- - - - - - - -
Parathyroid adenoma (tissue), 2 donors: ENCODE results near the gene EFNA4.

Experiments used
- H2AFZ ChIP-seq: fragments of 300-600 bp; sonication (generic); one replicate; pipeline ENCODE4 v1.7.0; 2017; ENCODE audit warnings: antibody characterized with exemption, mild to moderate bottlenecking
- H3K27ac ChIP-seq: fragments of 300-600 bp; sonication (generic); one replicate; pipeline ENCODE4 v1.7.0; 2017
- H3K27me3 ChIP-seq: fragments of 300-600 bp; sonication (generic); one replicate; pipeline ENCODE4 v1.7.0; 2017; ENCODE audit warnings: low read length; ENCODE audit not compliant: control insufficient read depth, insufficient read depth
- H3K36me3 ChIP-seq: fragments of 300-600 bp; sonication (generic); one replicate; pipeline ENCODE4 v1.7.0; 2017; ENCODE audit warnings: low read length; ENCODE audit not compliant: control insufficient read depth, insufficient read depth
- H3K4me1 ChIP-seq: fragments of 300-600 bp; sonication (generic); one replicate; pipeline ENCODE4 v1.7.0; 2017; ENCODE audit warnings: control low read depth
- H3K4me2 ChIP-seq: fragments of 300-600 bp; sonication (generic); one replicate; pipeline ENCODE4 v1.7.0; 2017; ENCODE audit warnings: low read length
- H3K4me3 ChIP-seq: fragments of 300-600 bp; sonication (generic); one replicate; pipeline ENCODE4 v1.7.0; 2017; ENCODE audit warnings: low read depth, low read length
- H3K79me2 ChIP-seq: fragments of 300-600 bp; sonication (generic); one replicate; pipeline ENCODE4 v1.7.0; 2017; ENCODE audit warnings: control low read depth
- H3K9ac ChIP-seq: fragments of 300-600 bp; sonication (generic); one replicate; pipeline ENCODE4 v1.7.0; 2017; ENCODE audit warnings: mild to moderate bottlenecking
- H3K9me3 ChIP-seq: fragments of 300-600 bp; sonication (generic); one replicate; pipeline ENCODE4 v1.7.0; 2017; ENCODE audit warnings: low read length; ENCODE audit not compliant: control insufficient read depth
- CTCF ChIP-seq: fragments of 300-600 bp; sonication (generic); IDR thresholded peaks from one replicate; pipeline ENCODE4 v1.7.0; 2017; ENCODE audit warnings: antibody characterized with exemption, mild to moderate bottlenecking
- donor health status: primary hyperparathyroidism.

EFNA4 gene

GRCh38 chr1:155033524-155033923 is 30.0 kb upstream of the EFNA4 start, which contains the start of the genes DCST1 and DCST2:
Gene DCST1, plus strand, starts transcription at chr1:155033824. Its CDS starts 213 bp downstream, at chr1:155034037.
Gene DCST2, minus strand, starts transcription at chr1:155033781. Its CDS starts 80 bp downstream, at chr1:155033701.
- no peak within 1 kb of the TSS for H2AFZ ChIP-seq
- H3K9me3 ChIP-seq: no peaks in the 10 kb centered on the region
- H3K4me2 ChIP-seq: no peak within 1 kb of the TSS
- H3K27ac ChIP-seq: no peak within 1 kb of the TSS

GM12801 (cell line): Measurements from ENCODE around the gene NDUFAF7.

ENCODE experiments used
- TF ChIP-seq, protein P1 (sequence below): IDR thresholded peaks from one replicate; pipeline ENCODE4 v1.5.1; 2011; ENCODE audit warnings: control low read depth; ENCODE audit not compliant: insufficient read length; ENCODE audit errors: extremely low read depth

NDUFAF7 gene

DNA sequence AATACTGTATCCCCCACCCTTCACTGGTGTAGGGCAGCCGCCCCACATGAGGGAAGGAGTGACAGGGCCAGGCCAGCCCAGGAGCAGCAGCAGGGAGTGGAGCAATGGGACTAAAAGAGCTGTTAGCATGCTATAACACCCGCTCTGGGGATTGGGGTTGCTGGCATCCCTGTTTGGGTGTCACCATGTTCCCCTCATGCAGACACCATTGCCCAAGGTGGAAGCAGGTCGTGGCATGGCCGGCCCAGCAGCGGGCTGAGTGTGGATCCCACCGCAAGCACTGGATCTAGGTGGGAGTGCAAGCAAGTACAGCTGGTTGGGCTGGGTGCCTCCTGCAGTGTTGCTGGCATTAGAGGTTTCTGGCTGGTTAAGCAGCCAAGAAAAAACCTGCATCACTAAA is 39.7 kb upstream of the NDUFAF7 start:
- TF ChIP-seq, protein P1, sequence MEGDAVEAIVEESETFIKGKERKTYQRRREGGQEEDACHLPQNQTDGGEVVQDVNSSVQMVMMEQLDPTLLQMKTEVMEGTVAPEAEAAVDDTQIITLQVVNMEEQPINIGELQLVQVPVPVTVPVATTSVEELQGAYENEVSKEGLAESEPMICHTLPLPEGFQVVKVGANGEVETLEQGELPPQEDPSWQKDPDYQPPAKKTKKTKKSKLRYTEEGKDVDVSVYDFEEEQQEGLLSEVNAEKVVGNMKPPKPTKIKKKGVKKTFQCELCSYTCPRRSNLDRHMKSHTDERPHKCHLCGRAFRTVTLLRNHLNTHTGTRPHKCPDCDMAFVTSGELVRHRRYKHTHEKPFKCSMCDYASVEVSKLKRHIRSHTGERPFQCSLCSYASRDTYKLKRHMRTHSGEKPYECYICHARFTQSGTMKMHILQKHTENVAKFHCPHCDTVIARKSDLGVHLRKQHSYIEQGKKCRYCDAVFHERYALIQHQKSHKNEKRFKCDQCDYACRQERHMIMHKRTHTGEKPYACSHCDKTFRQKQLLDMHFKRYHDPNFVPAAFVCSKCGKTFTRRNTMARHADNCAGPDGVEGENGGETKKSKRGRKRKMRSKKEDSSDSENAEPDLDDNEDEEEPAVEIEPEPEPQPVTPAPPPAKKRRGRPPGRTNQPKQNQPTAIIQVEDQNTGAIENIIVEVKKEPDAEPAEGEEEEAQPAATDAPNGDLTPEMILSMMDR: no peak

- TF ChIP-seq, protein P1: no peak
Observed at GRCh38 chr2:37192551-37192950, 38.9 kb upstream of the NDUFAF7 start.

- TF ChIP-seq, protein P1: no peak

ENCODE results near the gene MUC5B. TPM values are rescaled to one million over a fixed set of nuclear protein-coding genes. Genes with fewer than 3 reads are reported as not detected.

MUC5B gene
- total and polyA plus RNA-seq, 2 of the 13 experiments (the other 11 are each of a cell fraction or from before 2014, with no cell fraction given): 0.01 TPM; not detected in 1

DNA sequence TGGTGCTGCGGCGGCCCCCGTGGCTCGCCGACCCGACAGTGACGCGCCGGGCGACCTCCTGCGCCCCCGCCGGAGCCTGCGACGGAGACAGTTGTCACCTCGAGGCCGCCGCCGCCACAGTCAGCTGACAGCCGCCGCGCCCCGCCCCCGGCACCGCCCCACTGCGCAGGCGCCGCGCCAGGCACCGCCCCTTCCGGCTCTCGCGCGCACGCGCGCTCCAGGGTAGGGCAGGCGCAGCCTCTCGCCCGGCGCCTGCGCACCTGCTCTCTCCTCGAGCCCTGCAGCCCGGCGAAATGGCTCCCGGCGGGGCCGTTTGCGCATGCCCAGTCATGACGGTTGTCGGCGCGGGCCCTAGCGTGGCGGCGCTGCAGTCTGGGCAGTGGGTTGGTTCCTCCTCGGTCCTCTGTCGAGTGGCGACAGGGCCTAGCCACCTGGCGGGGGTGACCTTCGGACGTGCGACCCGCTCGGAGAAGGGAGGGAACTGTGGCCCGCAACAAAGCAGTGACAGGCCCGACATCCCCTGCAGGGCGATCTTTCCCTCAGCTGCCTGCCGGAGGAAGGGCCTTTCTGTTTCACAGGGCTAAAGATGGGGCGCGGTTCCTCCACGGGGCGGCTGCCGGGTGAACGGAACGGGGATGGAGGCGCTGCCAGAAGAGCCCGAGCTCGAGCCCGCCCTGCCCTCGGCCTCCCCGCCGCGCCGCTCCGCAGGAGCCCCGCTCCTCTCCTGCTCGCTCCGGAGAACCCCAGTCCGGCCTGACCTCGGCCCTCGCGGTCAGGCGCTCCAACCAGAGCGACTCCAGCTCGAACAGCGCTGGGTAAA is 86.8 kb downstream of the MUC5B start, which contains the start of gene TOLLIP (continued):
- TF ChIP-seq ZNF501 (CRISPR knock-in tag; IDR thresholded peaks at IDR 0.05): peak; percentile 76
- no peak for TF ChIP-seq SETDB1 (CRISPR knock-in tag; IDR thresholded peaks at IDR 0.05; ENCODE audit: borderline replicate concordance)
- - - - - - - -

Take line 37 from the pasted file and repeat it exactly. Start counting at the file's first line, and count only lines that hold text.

- no peak for TF ChIP-seq SETDB1 (CRISPR knock-in tag; IDR thresholded peaks at IDR 0.05; ENCODE audit: borderline replicate concordance)